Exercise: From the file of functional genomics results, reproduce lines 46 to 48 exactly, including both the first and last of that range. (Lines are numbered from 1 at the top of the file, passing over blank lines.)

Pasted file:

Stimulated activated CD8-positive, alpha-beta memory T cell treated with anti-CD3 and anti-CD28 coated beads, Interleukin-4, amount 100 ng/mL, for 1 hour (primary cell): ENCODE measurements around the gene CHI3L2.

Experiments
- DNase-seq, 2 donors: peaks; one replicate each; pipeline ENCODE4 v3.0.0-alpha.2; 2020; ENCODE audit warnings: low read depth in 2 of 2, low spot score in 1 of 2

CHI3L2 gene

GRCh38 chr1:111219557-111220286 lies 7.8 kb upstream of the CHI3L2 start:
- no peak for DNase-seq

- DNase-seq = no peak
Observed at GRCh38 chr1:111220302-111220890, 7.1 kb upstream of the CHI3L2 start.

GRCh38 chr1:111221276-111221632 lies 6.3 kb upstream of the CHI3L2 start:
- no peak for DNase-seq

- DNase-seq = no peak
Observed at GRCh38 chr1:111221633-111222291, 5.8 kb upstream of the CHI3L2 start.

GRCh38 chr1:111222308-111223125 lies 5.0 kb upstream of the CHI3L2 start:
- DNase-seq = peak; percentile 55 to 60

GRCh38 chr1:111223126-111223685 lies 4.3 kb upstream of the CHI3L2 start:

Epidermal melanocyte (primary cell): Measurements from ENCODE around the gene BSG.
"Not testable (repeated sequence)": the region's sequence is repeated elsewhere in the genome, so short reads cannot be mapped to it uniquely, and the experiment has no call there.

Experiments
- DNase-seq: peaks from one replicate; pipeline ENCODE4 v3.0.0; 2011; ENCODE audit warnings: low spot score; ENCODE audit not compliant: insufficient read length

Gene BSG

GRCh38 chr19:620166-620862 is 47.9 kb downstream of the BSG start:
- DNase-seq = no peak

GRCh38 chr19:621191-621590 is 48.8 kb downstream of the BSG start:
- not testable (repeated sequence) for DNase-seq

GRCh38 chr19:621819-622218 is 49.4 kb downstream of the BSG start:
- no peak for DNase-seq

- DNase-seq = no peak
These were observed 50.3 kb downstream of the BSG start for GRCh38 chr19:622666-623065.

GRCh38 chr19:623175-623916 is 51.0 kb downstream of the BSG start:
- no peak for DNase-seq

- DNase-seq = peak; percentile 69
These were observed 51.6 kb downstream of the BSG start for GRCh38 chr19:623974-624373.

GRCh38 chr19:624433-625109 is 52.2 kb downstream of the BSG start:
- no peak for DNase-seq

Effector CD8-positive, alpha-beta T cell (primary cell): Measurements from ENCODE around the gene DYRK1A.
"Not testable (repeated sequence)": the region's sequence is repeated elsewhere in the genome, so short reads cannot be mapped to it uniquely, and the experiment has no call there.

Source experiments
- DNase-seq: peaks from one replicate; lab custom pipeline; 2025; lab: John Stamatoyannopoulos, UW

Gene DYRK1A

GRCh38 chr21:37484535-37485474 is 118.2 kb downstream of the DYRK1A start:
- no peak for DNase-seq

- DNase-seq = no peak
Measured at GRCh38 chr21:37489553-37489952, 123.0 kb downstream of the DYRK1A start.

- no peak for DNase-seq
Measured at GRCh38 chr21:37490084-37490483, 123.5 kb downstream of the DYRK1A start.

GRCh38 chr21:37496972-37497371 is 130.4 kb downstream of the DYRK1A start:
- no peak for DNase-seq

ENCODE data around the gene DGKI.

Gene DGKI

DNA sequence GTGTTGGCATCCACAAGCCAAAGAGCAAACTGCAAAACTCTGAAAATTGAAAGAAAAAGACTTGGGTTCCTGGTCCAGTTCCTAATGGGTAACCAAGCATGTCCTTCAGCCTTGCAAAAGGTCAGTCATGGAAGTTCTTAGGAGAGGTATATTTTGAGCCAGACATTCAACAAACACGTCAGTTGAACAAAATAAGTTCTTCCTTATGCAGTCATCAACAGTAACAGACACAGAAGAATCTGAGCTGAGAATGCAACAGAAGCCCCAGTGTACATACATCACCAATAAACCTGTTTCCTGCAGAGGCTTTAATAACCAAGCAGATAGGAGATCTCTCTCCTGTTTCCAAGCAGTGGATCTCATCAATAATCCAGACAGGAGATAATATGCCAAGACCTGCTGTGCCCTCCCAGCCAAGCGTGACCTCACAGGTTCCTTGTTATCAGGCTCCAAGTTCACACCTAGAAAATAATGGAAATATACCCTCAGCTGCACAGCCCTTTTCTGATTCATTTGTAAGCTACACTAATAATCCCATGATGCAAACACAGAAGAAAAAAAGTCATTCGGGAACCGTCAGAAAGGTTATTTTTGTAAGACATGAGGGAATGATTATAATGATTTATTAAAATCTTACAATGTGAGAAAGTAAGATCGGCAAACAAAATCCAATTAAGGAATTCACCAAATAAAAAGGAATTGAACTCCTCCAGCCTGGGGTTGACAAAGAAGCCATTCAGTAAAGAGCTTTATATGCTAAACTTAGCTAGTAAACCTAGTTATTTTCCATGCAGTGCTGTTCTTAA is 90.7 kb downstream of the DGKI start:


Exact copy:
GRCh38 chr21:37496972-37497371 is 130.4 kb downstream of the DYRK1A start:
- no peak for DNase-seq

ENCODE data around the gene DGKI.